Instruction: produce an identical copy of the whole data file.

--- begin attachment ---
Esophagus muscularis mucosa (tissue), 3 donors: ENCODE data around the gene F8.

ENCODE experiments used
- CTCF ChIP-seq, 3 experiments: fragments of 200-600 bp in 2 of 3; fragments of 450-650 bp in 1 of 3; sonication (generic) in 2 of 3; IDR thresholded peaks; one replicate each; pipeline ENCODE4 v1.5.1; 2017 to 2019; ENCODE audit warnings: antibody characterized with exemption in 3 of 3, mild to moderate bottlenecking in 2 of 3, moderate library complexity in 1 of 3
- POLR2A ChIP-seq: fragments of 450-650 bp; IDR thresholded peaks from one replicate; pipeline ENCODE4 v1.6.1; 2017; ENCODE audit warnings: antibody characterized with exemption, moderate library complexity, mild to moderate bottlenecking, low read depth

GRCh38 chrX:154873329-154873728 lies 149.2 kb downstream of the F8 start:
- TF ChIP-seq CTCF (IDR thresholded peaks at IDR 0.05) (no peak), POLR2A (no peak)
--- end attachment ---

Esophagus muscularis mucosa (tissue), 3 donors: ENCODE data around the gene F8.

ENCODE experiments used
- CTCF ChIP-seq, 3 experiments: fragments of 200-600 bp in 2 of 3; fragments of 450-650 bp in 1 of 3; sonication (generic) in 2 of 3; IDR thresholded peaks; one replicate each; pipeline ENCODE4 v1.5.1; 2017 to 2019; ENCODE audit warnings: antibody characterized with exemption in 3 of 3, mild to moderate bottlenecking in 2 of 3, moderate library complexity in 1 of 3
- POLR2A ChIP-seq: fragments of 450-650 bp; IDR thresholded peaks from one replicate; pipeline ENCODE4 v1.6.1; 2017; ENCODE audit warnings: antibody characterized with exemption, moderate library complexity, mild to moderate bottlenecking, low read depth

GRCh38 chrX:154873329-154873728 lies 149.2 kb downstream of the F8 start:
- TF ChIP-seq CTCF (IDR thresholded peaks at IDR 0.05) (no peak), POLR2A (no peak)